Eighteen young and middle-aged adults (27–64 years) were studied: 10 uninjured (7M/3F) and 8 chronic cervical level spinal cord injured (SCI; 7M/1F; cervical injury: C3: n=1; C5: n=4; C6: n=3). The SCI subjects were screened in accordance with the American Spinal Injury Association’s (ASIA) Impairment Scale (AIS; A: n=1; B: n=4; C: n=2; D: n=1). The average time since injury for the SCI adults was 26 ± 5 years. All subjects were normotensive and free of overt cardiovascular and metabolic disease assessed by medical history, resting electrocardiograms and fasting blood chemistry. Prior to participation in the study, all subjects had the research study and its potential risks and benefits explained before providing written informed consent according the Ethics Committee of the School of Medicine at the University of Split, Croatia. The study protocol conformed to the ethical guidelines of the 1975 Declaration of Helsinki. The present study was a smaller part of a larger investigation [17]; however, although some of the same volunteers are included, the molecular and biochemical data presented herein addresses novel, de novo experimental aims.

Body composition and metabolic measures

Body mass was measured to the nearest 0.1 kg. Body mass index (BMI) was calculated as weight (kg) divided by height (m) squared. Fasting plasma lipid, lipoprotein, glucose and insulin concentrations were determined using standard techniques.

Circulating markers of inflammation and oxidative stress

Plasma concentrations of interleukin (IL)-6 and tumor necrosis factor (TNF)-α as well as oxidized-LDL (oxLDL) were determined by ELISA (R&D Systems, Minneapolis, MN; Mercodia, Winston Salem, NC). The sensitivity range for each assay is as follows: IL-6: 0.05–0.35 pg/ml; TNF-α: 0.481–2.24 pg/ml; oxLDL: 3.9 U/l (lowest detectable concentration). Intra-assay coefficient of variation for each assay was <10%.

Microvesicle identification and isolation

Microvesicle isolation was performed as previously described [16]. Briefly, venous blood was collected in sodium citrate tubes and centrifuged at 1500g for 10 min at room temperature; plasma was collected and stored at −80°C for batch analysis and microvesicle isolation. To isolate microvesicles from each subject sample for use in cell experiments, plasma samples were centrifuged at 13000g for 2 min to remove cellular debris and then re-centrifuged at 20500g for 30 min at 4°C to pellet microvesicles. The pelleted microvesicles were then re-suspended in media. To determine the concentration of the isolated microvesicles, media samples were centrifuged at 13000g for 2 min and 100 µl was transferred to a TruCount tube (BD Biosciences, Franklin Lakes, NJ, U.S.A.). Thereafter, samples were fixed with 2% paraformaldehyde (ChemCruz Biochemicals, Santa Cruz, CA, U.S.A.) and diluted with PBS. All samples were analyzed using an FACS Aria I flow cytometer (BD Biosciences). Microvesicle size threshold was established using Megamix-Plus SSC calibrator beads (Biocytex, Marseille, France) and only events >0.16 µm and <1 µm in size were counted. The concentration of microvesicles was determined using the formula: (number of events in region containing microvesicles/number of events in absolute count bead region) × (total number of beads per test/total volume of sample).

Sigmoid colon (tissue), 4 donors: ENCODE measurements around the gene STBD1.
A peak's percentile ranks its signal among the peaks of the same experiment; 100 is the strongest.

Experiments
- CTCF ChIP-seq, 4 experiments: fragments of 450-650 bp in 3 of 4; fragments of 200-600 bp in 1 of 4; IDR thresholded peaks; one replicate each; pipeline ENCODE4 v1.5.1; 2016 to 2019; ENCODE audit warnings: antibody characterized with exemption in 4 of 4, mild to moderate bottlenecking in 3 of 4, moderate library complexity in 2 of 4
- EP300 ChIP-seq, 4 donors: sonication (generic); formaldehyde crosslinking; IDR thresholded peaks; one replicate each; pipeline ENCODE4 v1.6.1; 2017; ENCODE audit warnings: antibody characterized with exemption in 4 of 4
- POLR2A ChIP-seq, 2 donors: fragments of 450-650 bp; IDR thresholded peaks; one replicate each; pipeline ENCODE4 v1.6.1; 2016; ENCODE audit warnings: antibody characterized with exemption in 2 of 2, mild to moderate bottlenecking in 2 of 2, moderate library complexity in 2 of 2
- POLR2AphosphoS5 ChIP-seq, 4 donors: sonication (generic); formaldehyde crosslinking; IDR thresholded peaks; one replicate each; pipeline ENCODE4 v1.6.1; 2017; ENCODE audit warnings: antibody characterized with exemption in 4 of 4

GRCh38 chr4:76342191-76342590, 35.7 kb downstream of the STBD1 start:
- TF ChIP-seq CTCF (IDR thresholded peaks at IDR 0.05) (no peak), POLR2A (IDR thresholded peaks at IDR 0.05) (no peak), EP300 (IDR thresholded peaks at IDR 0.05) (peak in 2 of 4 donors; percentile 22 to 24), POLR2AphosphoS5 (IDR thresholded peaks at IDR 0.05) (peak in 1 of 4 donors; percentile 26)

Microvesicle and endothelial cell culture

Human umbilical vein endothelial cells (HUVECs) (Life Technologies, Thermo Fisher, Waltham, MA, U.S.A.) were cultured in endothelial growth media (EBM-2, BulletKit) (Lonza, Basel, Switzerland) supplemented with 100 U/ml penicillin and 100 μg/ml streptomycin under standard cell culture conditions (37°C and 5% CO2). Growth media was replaced 24 h after initial culture and every 2 days thereafter. Cells were serially passaged after reaching 80-90% confluence and harvested for experimentation after reaching ∼90% confluence on the third passage. HUVECs were seeded into six-well tissue culture plates with media containing an equal concentration of microvesicles from either an uninjured or SCI adult for 24 h. Cells were treated with microvesicles on a 2:1 (microvesicle:endothelial cell) ratio [16]. After treatment, cells and media were harvested for the determination of cellular protein expression, miRNA expression and soluble cytokine release.

Endothelial cell cytokine, NO and t-PA release

Concentrations of IL-6, IL-8, TNF-α and t-PA in the supernatant from microvesicle-treated cells were determined using chemiluminescent ELISA (R&D Systems, Minneapolis, MN; Elabscience, Houston, TX). To assess NO production total nitrite in the supernatant was determined using the Total Nitric Oxide and Nitrate/Nitrite Paramaeter Assay Kit (R&D Systems, Minneapolis, MN). The sensitivity range for the NO and t-PA assay are as follows: NO: 0.09–0.78 µmol/l; t-PA: 75 pg/ml (lowest detectable concentration). Intra-assay coefficient of variation for the media-based ELISAs were <10% for each assay.

Endothelial cell protein expression